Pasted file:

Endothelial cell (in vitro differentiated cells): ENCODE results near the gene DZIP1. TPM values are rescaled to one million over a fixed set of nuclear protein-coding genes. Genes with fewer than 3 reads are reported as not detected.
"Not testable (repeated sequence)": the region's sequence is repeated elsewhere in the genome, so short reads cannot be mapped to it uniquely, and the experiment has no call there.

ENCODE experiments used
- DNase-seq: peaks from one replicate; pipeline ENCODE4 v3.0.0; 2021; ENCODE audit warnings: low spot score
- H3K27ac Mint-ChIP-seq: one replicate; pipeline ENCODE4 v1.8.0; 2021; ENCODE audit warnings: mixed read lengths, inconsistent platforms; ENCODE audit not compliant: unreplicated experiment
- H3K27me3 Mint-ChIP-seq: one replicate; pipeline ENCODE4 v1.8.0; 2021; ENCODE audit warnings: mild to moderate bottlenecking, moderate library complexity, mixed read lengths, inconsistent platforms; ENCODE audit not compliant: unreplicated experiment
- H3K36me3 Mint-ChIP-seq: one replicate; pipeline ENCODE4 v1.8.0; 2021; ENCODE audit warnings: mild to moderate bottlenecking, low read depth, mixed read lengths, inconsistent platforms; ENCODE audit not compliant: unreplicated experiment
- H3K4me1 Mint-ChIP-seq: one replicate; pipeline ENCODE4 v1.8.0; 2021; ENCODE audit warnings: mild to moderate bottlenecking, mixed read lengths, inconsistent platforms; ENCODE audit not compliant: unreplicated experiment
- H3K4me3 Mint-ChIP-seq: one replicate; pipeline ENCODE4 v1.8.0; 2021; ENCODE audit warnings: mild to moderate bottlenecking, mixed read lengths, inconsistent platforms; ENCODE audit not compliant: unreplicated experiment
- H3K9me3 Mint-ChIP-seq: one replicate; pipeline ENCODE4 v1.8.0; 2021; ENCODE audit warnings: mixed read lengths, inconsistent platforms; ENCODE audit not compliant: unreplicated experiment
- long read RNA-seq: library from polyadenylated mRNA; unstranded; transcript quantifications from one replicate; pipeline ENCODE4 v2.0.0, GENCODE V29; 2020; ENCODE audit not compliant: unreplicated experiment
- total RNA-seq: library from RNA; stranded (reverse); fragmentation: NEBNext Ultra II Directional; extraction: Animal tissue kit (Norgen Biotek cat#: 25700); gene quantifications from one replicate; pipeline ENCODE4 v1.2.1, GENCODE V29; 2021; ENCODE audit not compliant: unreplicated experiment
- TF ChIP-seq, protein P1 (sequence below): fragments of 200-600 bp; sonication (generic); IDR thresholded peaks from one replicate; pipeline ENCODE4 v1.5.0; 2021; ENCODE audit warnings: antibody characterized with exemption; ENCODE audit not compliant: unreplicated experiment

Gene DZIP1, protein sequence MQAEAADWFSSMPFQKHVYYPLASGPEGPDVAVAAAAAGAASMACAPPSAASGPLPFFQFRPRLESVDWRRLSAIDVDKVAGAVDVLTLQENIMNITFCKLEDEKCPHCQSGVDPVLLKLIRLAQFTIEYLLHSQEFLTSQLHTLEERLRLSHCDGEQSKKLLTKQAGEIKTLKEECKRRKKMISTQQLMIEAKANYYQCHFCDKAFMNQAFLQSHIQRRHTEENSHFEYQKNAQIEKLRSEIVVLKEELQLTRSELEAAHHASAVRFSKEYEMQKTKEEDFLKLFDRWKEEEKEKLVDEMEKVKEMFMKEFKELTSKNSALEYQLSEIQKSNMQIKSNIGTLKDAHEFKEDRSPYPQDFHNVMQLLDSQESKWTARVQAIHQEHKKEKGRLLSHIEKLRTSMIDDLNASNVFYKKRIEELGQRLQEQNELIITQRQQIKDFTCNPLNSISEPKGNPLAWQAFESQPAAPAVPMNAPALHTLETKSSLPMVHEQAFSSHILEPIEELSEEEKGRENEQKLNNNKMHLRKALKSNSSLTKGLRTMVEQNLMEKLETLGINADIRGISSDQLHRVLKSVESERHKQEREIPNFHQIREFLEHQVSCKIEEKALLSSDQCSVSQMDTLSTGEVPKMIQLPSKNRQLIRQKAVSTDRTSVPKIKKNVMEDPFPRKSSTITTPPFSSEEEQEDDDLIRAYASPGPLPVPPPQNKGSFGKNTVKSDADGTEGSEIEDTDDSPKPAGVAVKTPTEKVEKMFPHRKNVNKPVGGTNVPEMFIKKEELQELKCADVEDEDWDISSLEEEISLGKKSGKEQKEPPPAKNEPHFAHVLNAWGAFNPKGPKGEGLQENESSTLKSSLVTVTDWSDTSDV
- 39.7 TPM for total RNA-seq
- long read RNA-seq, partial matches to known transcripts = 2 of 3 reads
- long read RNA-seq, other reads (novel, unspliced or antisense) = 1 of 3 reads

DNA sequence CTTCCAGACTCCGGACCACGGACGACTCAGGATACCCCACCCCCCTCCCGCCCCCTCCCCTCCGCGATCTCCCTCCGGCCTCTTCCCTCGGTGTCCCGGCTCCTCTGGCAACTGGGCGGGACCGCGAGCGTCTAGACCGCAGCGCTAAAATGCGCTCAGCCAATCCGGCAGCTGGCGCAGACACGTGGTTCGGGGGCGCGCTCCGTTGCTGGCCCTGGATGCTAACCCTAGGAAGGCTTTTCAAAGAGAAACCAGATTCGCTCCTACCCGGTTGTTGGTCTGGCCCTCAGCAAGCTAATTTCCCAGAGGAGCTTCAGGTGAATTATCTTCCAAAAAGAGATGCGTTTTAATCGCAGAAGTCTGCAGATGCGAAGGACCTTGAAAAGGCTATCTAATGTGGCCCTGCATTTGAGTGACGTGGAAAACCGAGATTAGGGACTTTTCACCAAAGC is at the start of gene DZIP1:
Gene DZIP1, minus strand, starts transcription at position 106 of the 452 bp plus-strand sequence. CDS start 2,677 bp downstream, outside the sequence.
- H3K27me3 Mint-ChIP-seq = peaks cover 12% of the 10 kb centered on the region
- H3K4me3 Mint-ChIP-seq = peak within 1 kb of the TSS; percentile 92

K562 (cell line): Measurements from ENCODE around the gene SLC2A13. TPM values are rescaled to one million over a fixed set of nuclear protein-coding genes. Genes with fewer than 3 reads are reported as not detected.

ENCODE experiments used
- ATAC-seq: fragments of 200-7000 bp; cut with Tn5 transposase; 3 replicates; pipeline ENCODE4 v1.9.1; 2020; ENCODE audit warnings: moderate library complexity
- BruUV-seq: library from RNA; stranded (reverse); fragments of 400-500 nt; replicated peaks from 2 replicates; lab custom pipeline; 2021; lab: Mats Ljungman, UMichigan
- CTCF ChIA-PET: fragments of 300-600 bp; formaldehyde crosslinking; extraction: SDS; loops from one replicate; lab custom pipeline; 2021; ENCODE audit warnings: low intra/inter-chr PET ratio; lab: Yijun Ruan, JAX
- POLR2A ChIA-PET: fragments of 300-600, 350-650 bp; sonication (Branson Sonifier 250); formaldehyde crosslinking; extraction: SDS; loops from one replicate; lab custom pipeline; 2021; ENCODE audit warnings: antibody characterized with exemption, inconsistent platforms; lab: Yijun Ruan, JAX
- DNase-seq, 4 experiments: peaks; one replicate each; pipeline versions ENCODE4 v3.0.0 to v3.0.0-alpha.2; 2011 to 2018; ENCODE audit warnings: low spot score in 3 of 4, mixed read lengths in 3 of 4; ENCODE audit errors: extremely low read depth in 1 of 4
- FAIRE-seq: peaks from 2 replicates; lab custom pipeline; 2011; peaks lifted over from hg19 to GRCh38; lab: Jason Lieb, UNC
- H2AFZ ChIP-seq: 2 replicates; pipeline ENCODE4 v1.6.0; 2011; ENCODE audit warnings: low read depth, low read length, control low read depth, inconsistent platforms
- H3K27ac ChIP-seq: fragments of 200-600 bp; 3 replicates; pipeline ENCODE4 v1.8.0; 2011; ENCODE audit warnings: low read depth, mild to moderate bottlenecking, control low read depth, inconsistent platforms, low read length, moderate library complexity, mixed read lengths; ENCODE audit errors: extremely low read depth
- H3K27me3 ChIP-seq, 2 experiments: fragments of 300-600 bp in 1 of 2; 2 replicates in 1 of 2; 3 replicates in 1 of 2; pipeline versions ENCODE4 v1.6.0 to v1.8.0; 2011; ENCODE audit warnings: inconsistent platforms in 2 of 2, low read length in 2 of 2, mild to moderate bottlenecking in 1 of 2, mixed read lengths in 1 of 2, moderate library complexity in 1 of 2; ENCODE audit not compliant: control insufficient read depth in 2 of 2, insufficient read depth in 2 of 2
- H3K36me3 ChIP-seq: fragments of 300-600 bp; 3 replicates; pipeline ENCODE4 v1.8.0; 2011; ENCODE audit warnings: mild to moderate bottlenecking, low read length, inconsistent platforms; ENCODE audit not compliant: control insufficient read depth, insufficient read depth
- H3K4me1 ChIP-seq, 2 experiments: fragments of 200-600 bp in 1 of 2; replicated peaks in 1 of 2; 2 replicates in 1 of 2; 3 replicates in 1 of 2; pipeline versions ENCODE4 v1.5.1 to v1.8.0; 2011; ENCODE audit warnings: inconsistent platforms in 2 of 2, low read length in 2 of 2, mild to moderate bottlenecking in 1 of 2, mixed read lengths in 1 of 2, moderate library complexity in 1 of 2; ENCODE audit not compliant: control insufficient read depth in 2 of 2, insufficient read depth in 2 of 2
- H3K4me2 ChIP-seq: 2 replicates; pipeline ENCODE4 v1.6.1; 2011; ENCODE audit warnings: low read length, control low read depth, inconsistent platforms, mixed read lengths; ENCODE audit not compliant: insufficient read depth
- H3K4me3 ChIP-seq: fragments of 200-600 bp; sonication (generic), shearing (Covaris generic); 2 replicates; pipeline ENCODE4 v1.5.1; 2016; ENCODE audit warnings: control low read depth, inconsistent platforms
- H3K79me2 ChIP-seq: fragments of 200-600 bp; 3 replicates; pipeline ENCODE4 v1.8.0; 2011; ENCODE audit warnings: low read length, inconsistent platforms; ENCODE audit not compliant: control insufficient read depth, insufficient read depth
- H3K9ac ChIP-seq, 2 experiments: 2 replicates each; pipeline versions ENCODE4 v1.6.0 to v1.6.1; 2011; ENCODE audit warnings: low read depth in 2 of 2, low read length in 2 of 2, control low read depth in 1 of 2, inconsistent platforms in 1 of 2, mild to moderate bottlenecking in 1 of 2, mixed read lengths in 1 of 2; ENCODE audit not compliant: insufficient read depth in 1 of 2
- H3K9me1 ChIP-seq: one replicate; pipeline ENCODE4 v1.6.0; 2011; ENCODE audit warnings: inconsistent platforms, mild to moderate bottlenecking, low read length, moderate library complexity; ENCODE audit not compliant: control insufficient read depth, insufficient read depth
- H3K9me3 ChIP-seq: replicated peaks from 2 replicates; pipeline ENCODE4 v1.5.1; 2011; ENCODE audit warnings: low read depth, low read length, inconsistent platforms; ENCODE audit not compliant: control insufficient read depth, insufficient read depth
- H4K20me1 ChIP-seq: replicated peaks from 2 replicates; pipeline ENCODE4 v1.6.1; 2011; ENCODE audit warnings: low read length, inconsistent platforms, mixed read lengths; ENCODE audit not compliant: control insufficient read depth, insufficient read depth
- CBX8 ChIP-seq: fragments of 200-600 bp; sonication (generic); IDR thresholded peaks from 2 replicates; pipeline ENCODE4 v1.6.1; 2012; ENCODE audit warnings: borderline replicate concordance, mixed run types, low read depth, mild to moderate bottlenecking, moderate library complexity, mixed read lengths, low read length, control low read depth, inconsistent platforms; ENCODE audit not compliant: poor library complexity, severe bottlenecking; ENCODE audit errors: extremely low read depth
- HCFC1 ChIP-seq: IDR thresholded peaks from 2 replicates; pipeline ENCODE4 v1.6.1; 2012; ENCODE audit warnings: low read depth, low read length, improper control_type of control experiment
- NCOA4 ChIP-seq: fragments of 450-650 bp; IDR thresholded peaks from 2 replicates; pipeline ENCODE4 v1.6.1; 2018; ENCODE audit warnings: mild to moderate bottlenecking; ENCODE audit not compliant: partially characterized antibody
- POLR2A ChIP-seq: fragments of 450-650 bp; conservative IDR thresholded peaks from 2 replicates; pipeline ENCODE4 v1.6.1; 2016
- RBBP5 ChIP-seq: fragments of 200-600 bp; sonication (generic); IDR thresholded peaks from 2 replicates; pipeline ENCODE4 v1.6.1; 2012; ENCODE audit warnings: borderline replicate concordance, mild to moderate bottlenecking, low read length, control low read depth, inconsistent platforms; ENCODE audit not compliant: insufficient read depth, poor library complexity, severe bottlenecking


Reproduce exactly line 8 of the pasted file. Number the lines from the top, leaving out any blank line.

- H3K4me1 Mint-ChIP-seq: one replicate; pipeline ENCODE4 v1.8.0; 2021; ENCODE audit warnings: mild to moderate bottlenecking, mixed read lengths, inconsistent platforms; ENCODE audit not compliant: unreplicated experiment